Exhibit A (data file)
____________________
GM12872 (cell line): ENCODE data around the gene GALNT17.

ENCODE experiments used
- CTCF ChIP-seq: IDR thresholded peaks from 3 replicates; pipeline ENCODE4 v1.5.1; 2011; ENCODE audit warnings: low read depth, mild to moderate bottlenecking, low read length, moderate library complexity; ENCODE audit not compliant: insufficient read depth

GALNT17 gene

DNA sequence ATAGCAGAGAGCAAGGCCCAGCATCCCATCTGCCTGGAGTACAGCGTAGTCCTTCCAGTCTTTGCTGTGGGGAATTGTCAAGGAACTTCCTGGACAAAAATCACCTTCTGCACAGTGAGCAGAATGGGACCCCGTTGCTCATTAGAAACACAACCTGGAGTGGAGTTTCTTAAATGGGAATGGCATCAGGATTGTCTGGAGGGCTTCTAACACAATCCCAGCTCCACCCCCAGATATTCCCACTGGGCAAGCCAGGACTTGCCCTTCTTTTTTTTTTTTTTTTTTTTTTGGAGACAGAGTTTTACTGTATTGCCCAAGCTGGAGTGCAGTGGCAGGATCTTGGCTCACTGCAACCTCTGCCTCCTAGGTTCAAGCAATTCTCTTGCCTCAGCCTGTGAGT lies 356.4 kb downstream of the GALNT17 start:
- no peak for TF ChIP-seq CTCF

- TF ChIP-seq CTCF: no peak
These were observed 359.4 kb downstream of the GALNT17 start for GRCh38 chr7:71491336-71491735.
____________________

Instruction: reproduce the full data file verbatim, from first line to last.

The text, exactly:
GM12872 (cell line): ENCODE data around the gene GALNT17.

ENCODE experiments used
- CTCF ChIP-seq: IDR thresholded peaks from 3 replicates; pipeline ENCODE4 v1.5.1; 2011; ENCODE audit warnings: low read depth, mild to moderate bottlenecking, low read length, moderate library complexity; ENCODE audit not compliant: insufficient read depth

GALNT17 gene

DNA sequence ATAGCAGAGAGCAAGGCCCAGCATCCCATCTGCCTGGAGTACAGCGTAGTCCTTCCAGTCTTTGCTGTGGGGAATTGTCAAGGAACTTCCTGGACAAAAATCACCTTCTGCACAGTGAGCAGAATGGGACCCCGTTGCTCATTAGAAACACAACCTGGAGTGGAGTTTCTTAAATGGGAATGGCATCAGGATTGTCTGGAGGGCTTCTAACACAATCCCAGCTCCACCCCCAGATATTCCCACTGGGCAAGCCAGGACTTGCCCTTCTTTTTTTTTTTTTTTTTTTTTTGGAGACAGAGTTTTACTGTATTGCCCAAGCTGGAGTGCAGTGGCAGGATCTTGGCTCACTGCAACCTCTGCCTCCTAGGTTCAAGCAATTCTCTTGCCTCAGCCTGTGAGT lies 356.4 kb downstream of the GALNT17 start:
- no peak for TF ChIP-seq CTCF

- TF ChIP-seq CTCF: no peak
These were observed 359.4 kb downstream of the GALNT17 start for GRCh38 chr7:71491336-71491735.